American Southwest Boom in Steampunk

Twelve new and different steampunk events have been announced in the last year.

Steampunk has been a minor attraction at anime conventions in the American Southwest at best but that is all changing now. In the last twelve months, twelve new and different steampunk events have been announced in the region.

The incredible growth of steampunk conventions in the United States and especially the South is the fastest and most pervasive change in convention fandom I have ever seen. Why is this happening?

Small start in 2010

There were smaller steampunk events in the past at local nightclubs, but the first large specifically steampunk event in the South Central United States appears to have been The Green Steam Circus in May 2010. It had musical performances by local Texas steampunk and dieselpunk band White Ghost Shivers, the world renowned steampunk band Abney Park, and assorted other musicians played there.

The circus part related to several acts such as balancing, juggling, blockhead and self-piercing acts, as well as burlesque and an assortment of other forms of entertainment as well as vendors.

The circus was poorly advertised, unfortunately. The organizers wanted to be “green” and not print any flyers or paper ads and relied exclusively on the Internet and word of mouth, which did not work well for a new event.

It was also set in an outdoor venue on a weekend that had heavy rain predicted, so attendance was poor in spite of an excellent event!

Picking up steam in 2011

There have been nine brand new steampunk events start up in the last year and will be three more new ones next year.

  • Clockwork Wonderland, an all-steampunk evening event presented by the popular steampunk and dieselpunk band Marquis of Vaudville started off an incredible explosion of all steampunk events in January of last year.
  • It was followed by Wild Wild West Con in Arizona (March 4-6, 2011).
  • Next came Oklahoma Steampunk Expo, the first three-day steampunk convention in the South Central area (Oklahoma City, April 15-17, 2011).
  • Aetherfest in San Antonio in early May was the first three-day event in Texas.
  • After that came the Difference Engine Summer event on June 4 in Fort Worth.

Smaller evening-only events included Firewater (July 19) in Dallas, the Autumnal Equinox Masquerade Ball (October 1) in Dallas and several other smaller events in Central and South Texas cities in 2011.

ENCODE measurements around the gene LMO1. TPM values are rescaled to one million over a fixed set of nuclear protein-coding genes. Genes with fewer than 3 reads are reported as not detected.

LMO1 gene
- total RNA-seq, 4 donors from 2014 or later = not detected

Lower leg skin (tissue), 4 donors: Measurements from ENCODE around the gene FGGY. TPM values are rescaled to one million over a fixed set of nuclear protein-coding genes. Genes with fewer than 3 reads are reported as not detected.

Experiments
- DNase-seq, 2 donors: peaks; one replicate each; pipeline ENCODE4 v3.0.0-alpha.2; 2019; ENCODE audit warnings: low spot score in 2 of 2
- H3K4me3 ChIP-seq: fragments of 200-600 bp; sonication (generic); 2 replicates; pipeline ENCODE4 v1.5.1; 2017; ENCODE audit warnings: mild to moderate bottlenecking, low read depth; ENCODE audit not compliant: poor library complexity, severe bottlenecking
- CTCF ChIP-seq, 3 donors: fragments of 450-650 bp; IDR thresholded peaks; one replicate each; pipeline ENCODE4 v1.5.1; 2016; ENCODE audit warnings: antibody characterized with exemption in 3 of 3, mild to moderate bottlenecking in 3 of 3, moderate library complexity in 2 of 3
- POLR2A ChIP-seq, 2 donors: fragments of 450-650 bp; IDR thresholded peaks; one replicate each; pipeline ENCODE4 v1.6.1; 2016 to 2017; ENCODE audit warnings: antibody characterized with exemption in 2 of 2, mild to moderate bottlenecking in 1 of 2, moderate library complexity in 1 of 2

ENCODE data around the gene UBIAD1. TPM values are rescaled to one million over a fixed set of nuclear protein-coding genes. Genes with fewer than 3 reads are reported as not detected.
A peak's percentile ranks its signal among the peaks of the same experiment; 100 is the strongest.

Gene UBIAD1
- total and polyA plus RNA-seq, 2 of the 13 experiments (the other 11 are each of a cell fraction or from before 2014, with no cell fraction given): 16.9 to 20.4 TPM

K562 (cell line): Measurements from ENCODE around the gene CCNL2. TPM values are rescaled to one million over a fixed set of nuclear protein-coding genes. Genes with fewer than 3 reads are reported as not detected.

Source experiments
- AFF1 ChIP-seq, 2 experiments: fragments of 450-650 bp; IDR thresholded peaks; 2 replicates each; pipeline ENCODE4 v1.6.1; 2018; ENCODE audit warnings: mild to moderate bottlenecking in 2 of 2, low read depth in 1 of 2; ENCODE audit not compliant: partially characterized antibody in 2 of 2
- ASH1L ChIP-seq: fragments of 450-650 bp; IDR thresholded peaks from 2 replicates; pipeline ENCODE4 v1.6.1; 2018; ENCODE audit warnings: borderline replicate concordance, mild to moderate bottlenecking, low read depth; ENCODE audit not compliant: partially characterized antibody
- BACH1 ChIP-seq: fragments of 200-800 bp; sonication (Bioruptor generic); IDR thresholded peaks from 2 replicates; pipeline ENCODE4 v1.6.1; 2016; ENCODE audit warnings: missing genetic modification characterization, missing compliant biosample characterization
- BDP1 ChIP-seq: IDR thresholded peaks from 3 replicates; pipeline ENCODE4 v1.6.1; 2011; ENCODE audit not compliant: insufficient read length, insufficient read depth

2010 boom

2012 has brought in three new steampunk conventions and promises at least two more.

  • It started out with the Difference Engine Convention and New Year’s Eve Ball.
  • It was followed three weeks later by another new three-day, all-steampunk convention called Clockwork Con.
  • That was followed a week later by another Marquis of Vaudville event in Dallas called Gadgets and Gobstoppers, which reportedly sold out a large live show venue with a capacity of 800.
  • Twisted Gears also just presented the first steampunk convention for Houston on February 25.
  • The Nightmare Machine, a paranormal-themed steampunk event, debuted in Jefferson, Texas on March 30 of this year.
  • Finally, there is one new event scheduled in October in Oklahoma City under the overtly steamy, but hard to pronounce, name of Octopodicon.

After that the cycle will repeat, it seems, at least with the events that survive this difficult economy and extremely full convention schedule for this part of the country.

What’s next?

Some of the biggest obstacles they face are communicating with one another and avoiding scheduling too close to other events (especially megalithic anime conventions like A-kon).

Most of them also face the banes of any first time con in that they have little money, little public awareness of their existence and little experience in running a convention.

We will just have to wait and see which events grow and which survive. In any case, it’s pretty certain that the convention scene will change and evolve, as it always has, though this has certainly been the biggest surge of changes I am aware of in any single year.

Leave a Reply